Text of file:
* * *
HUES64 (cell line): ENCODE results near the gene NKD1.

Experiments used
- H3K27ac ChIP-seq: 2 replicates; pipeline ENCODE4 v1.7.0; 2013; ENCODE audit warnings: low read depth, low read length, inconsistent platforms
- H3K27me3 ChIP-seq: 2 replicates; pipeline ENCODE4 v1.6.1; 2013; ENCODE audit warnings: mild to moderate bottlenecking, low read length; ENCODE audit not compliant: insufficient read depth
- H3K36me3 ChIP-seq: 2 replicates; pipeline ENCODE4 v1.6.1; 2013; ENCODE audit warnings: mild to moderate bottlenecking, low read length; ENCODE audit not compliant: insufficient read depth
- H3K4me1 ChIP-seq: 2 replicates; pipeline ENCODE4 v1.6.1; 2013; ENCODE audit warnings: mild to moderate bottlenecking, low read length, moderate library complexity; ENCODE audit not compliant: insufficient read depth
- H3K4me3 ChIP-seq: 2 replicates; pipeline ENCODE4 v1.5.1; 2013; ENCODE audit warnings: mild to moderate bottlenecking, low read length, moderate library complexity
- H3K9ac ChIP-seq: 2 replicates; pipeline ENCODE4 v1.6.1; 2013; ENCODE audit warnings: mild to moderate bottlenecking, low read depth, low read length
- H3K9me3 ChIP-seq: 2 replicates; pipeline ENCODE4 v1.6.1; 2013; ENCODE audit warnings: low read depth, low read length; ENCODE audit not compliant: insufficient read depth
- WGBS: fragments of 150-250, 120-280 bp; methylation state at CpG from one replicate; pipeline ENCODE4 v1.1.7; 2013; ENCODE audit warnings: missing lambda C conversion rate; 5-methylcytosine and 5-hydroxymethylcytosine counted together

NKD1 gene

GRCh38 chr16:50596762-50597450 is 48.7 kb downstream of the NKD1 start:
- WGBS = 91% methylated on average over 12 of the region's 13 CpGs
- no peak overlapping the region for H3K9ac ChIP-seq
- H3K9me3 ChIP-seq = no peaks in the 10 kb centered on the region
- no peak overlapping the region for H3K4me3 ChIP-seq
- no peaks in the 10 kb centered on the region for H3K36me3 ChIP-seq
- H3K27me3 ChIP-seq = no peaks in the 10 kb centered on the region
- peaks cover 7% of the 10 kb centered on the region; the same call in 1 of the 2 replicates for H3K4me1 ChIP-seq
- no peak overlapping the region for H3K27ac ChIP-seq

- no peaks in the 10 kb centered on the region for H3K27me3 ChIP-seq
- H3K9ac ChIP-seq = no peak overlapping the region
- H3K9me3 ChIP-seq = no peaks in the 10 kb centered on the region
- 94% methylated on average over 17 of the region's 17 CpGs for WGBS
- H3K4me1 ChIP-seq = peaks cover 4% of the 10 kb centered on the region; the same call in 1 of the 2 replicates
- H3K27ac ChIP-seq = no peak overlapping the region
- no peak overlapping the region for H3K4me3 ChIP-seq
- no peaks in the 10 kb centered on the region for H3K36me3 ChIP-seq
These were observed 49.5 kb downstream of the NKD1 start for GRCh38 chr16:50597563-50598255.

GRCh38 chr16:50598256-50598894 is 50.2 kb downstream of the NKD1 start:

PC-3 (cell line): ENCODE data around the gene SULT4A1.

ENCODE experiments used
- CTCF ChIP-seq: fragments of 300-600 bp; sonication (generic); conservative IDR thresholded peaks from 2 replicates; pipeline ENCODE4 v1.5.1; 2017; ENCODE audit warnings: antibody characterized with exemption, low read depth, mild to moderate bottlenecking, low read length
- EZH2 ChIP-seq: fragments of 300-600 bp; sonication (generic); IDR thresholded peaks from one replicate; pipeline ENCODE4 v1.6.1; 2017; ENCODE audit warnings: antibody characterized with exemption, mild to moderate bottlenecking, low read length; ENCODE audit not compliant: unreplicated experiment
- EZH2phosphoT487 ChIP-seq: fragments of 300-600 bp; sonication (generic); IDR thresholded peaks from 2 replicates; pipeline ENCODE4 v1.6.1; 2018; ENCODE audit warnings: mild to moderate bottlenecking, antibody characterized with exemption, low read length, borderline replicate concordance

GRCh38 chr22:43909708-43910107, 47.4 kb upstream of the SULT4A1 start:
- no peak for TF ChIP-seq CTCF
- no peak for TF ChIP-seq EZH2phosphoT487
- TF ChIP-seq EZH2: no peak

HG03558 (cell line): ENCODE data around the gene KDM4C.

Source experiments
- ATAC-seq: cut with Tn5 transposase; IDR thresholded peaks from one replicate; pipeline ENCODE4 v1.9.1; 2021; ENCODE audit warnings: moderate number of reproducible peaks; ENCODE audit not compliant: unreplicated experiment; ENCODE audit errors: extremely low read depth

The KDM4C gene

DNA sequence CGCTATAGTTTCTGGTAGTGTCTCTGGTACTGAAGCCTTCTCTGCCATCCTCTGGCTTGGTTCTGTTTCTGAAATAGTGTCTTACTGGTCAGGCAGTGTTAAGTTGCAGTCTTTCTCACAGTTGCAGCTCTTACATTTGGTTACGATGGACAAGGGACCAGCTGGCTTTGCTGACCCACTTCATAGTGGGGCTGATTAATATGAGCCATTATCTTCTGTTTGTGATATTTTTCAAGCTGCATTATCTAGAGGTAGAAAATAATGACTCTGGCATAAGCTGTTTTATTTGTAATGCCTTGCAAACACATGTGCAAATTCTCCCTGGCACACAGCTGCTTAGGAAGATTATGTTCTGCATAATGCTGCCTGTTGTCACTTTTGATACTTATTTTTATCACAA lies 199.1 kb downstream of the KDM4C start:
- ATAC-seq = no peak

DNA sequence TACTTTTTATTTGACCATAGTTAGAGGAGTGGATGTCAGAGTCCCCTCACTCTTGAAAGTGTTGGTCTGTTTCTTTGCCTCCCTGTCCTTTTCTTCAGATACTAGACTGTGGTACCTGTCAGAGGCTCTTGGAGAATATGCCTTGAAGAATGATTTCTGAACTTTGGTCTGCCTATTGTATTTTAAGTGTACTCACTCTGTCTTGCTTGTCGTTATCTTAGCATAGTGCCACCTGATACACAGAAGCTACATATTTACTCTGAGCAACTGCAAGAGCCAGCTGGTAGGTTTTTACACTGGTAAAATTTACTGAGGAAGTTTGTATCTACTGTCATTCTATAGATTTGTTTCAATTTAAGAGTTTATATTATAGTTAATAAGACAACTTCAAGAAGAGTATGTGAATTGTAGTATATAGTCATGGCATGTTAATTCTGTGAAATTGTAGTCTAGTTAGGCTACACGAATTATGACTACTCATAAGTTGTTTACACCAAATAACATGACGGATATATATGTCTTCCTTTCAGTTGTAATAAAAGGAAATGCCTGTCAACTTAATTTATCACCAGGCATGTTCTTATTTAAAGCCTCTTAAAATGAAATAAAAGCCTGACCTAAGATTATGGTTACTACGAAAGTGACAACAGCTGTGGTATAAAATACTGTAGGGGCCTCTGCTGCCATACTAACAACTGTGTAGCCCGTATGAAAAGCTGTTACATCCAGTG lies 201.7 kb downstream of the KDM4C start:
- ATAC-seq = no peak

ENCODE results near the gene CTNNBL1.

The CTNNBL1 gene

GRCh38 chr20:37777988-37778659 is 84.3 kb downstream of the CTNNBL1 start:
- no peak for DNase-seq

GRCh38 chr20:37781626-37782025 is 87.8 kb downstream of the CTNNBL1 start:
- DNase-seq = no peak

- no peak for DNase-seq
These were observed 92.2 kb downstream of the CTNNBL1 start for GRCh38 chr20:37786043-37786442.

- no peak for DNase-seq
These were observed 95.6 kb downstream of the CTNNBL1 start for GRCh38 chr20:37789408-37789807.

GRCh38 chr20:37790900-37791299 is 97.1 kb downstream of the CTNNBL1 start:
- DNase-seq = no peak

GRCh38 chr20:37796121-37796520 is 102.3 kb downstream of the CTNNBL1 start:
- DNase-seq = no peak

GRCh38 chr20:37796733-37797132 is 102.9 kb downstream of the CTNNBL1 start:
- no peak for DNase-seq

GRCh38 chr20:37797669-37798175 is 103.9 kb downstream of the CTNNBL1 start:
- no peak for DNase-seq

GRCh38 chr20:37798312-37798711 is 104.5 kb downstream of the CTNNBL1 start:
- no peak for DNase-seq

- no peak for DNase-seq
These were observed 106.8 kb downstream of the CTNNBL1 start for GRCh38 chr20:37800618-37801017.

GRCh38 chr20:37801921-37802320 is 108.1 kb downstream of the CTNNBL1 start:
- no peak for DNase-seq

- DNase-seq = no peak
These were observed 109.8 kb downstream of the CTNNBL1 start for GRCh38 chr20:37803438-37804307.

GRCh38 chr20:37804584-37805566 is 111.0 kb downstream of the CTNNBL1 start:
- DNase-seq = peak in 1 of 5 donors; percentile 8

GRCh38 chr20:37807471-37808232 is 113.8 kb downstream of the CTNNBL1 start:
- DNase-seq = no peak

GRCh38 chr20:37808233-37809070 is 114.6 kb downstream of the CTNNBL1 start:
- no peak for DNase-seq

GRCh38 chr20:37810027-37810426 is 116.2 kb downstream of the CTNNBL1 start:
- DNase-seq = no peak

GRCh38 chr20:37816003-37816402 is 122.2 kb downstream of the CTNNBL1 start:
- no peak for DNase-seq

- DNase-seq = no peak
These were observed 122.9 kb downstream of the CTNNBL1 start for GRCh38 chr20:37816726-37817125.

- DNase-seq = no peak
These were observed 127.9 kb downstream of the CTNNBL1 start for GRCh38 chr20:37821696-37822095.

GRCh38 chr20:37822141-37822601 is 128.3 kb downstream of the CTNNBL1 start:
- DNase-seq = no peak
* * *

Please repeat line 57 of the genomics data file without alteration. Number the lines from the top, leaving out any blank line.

These were observed 95.6 kb downstream of the CTNNBL1 start for GRCh38 chr20:37789408-37789807.